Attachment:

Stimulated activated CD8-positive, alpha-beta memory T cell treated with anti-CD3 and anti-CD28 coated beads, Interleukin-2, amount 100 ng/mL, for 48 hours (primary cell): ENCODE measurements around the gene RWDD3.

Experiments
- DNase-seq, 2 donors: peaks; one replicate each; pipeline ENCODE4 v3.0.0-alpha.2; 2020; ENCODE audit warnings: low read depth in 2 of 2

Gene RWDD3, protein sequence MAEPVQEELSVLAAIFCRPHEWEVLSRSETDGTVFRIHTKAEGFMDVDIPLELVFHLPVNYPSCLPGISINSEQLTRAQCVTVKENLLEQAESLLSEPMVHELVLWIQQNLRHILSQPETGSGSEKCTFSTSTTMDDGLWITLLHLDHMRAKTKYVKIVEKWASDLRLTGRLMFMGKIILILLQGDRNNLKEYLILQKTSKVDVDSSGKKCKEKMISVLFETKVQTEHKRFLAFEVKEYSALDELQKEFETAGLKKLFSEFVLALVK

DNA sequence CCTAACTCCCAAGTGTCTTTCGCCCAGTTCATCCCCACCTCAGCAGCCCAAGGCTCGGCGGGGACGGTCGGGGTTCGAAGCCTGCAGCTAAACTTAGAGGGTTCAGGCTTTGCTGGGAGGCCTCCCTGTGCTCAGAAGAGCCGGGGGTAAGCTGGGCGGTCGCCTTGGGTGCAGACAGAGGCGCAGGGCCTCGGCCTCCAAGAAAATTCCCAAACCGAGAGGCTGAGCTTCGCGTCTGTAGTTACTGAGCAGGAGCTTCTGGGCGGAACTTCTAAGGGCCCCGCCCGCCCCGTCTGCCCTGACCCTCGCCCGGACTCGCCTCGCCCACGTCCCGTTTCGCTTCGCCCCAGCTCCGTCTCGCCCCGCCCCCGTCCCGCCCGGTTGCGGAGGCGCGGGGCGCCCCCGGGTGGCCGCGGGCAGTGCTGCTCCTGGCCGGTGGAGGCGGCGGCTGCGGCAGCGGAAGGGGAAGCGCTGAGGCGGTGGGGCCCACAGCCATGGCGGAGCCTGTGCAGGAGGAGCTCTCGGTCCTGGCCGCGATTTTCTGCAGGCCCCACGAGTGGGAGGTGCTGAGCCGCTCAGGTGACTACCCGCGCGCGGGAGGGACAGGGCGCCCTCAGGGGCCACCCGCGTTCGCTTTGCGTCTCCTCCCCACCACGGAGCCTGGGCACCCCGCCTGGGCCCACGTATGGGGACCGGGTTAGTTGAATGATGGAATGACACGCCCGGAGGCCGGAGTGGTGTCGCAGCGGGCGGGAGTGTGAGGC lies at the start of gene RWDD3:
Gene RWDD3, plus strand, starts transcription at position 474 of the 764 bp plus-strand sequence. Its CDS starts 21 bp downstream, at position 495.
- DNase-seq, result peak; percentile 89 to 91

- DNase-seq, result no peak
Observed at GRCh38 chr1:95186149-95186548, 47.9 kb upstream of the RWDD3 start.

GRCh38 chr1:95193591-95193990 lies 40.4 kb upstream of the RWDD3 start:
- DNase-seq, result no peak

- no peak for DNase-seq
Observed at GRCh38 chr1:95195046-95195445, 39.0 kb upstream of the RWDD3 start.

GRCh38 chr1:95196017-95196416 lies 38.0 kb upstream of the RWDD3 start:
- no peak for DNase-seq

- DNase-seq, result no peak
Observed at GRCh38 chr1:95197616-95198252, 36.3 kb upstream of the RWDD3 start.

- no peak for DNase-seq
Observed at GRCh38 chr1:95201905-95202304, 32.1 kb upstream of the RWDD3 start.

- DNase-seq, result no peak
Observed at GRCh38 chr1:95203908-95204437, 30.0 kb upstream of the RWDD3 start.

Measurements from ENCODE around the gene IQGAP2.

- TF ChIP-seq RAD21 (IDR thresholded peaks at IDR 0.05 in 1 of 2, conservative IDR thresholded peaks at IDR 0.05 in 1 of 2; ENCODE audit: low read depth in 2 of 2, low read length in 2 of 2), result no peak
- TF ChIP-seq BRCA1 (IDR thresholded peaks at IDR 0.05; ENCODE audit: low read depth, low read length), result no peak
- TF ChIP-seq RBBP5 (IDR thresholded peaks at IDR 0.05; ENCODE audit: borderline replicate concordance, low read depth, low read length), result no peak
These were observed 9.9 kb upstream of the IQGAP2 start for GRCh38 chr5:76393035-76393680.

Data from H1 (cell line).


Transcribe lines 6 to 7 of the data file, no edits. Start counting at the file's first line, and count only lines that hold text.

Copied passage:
Gene RWDD3, plus strand, starts transcription at position 474 of the 764 bp plus-strand sequence. Its CDS starts 21 bp downstream, at position 495.
- DNase-seq, result peak; percentile 89 to 91